Leading European industrialists have stated that Europe should shift its focus from subsidizing fossil fuel consumption to reducing demand and transitioning to renewable energy sources.
According to Philippe Delorme, the head of European operations at Schneider Electric, there is something wrong with where the money is being allocated. Delorme added that the focus should be on curing the disease rather than spending money on short-term painkillers.
Dimitri Papalexopoulos, the chair of Titan Cement and vice-chair of the European Round Table for Industry stated that although governments are trying to alleviate the pain of increasing energy prices, subsidies for fossil fuels are not sustainable. There is an urgent need to reduce reliance on carbon-heavy fuels and address energy use inefficiencies.
According to the International Energy Agency, global subsidies for fossil fuel consumption surpassed $1tn in the previous year, a record high. “Not enough attention is being paid to the five- to the eight-year horizon,” he stated. The focus should be on hastening the shift to renewable energy while ensuring that the majority of innovation’s value remains in Europe, he added.
Since September 2021, EU member states have allocated more than €657bn to protect consumers from rising energy expenses, according to economic think-tank Bruegel. However, as fossil fuels account for around 70% of Europe’s energy mix, it is likely that much of the spending will be directed towards supporting fossil fuel consumption, said Simone Tagliapietra, the Bruegel report’s author.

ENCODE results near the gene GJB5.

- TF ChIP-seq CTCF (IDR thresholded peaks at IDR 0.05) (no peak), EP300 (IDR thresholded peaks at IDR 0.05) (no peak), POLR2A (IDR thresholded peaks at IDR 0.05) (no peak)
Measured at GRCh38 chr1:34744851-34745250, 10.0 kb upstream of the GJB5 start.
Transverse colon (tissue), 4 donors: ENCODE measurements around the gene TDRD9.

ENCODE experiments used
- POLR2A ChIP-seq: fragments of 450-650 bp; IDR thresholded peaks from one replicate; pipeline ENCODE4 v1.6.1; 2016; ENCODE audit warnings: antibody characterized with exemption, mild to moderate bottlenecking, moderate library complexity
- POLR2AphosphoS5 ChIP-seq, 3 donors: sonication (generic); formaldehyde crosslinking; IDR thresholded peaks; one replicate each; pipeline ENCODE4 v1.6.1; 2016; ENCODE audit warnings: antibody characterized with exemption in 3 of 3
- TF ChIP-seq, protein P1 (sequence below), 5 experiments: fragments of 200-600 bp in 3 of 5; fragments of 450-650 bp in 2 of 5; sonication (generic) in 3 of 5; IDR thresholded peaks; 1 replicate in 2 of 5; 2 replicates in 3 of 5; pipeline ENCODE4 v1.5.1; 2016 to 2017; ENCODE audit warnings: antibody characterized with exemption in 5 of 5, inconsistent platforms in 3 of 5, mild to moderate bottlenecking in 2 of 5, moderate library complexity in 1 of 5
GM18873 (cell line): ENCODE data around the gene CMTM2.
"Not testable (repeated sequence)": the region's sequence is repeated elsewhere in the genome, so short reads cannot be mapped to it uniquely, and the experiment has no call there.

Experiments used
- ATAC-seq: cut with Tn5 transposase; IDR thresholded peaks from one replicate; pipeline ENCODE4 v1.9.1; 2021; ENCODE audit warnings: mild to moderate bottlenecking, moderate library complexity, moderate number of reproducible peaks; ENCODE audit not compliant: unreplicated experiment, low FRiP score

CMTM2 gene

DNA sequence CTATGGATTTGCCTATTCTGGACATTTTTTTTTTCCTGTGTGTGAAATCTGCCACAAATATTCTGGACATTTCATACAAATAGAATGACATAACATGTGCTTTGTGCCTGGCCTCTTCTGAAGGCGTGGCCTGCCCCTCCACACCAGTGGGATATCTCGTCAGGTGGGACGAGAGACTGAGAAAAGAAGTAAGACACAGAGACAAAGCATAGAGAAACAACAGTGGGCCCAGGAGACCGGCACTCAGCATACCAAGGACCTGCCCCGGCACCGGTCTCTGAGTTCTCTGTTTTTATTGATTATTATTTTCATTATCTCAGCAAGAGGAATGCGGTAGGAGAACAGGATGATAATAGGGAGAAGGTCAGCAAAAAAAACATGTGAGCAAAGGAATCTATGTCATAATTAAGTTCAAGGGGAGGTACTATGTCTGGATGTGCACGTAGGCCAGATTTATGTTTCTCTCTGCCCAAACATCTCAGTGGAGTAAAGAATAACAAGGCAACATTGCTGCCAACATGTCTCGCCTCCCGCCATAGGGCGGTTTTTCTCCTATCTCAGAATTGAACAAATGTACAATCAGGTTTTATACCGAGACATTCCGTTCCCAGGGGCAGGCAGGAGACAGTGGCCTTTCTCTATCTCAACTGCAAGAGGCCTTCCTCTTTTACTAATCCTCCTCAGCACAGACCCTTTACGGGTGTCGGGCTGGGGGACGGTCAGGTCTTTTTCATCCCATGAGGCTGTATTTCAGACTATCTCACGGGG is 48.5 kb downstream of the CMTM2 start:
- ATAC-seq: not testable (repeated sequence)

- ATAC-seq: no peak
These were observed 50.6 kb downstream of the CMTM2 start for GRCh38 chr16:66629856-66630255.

Tagliapietra stated that generalized energy subsidies are no longer sustainable and that governments should target only vulnerable consumers and incentivize them to adopt sustainable practices. This strategy will help Europe get out of the current situation in the long run.
Benoit d’Iribarne, the head of manufacturing at building materials company Saint-Gobain, agreed and suggested that reducing energy demand would be more beneficial for Europe and its industries than continuing to use generalized subsidies. He proposed that half or one-third of the current subsidy amount be allocated to accelerate the transition to sustainable practices.
The European Commission is preparing a package of measures in response to the US Inflation Reduction Act, which provides $369bn in clean energy incentives. European industry hopes that the plan will address challenges such as high energy costs, a fragmented energy market, and complex regulations.
While Europe was early in planning for the transition to renewable power, it has been slow to implement these plans, according to d’Iribarne. Jori Ringman, director-general at Cepi, a trade body for Europe’s paper and pulp industry, believes that improving energy efficiency is one of the most important steps in the transition, as clean energy will be a scarce commodity.
According to him, the paper industry does not seek energy subsidies. Instead, they aim to eliminate their reliance on natural gas. The industry sees potential opportunities, but it requires a more efficient regulatory and permitting process. For instance, installing solar panels on a factory roof should not require an extensive waiting period for a permit.
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